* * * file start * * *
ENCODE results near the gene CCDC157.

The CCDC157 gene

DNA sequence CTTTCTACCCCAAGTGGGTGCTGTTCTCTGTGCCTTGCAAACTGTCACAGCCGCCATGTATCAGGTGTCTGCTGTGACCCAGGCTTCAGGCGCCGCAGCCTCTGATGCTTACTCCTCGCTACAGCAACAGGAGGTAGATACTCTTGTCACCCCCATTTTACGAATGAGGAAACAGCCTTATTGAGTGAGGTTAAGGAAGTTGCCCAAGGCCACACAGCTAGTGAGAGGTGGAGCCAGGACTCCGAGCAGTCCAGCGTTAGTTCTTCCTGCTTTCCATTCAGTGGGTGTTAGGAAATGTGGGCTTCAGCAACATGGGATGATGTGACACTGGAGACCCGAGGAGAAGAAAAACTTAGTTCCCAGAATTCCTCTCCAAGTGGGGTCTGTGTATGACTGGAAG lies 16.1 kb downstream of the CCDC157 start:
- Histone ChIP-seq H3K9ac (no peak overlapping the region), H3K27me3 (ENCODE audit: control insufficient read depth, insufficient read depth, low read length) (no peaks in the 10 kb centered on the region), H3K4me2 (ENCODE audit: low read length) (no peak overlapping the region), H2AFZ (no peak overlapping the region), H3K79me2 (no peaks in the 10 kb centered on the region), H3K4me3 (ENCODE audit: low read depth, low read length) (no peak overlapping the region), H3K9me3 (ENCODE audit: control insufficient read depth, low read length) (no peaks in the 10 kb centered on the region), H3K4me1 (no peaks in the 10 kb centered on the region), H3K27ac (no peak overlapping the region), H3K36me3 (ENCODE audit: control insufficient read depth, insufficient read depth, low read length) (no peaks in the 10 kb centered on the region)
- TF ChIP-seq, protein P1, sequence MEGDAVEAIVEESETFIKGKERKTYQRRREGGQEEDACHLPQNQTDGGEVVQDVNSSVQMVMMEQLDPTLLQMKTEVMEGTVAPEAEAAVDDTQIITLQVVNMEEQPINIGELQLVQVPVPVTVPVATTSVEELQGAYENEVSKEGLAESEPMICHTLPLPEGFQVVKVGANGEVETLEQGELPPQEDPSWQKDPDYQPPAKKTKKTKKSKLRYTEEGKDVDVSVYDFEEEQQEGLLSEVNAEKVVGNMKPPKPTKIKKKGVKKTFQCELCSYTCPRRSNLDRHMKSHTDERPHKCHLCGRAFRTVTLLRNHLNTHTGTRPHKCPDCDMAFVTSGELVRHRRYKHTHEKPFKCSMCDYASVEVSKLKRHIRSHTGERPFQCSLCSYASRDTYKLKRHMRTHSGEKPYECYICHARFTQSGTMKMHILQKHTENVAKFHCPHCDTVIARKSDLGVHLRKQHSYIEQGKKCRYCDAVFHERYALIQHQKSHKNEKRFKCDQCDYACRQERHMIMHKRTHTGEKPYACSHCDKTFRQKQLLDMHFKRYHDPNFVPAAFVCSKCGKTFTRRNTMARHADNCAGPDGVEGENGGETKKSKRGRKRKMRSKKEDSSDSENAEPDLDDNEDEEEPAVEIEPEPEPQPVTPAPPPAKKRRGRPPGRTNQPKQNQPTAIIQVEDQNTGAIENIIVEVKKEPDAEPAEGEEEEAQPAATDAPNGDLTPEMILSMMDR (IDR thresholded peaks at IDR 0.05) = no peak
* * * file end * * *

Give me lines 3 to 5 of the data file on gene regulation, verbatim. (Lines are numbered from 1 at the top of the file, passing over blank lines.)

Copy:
DNA sequence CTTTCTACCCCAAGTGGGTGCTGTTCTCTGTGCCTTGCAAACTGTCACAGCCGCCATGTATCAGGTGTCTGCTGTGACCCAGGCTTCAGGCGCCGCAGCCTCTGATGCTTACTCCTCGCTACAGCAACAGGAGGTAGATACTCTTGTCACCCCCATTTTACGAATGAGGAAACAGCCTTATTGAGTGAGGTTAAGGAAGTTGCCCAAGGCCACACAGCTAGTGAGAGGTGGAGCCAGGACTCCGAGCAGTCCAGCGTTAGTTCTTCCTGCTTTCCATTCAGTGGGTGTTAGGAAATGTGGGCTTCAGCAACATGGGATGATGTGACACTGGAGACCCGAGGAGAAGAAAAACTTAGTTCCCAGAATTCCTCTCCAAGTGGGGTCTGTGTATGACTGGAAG lies 16.1 kb downstream of the CCDC157 start:
- Histone ChIP-seq H3K9ac (no peak overlapping the region), H3K27me3 (ENCODE audit: control insufficient read depth, insufficient read depth, low read length) (no peaks in the 10 kb centered on the region), H3K4me2 (ENCODE audit: low read length) (no peak overlapping the region), H2AFZ (no peak overlapping the region), H3K79me2 (no peaks in the 10 kb centered on the region), H3K4me3 (ENCODE audit: low read depth, low read length) (no peak overlapping the region), H3K9me3 (ENCODE audit: control insufficient read depth, low read length) (no peaks in the 10 kb centered on the region), H3K4me1 (no peaks in the 10 kb centered on the region), H3K27ac (no peak overlapping the region), H3K36me3 (ENCODE audit: control insufficient read depth, insufficient read depth, low read length) (no peaks in the 10 kb centered on the region)
- TF ChIP-seq, protein P1, sequence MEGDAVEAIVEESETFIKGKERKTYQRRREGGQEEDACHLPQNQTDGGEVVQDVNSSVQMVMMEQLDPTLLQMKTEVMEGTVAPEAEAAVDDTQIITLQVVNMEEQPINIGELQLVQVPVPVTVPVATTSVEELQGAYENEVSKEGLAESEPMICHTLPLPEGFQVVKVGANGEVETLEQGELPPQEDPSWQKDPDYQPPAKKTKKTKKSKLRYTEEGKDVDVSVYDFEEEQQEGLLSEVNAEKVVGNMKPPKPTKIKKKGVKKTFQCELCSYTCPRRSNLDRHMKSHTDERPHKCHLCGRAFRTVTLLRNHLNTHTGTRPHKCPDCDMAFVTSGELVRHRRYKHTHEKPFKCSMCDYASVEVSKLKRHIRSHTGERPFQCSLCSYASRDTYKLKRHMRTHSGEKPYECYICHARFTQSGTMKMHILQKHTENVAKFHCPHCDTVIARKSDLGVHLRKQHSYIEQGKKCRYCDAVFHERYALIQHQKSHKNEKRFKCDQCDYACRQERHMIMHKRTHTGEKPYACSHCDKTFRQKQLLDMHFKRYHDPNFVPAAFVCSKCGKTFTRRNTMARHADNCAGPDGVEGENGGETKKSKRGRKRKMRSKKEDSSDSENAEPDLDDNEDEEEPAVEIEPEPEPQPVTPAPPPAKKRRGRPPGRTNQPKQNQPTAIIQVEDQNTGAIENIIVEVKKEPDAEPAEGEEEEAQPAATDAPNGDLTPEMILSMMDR (IDR thresholded peaks at IDR 0.05) = no peak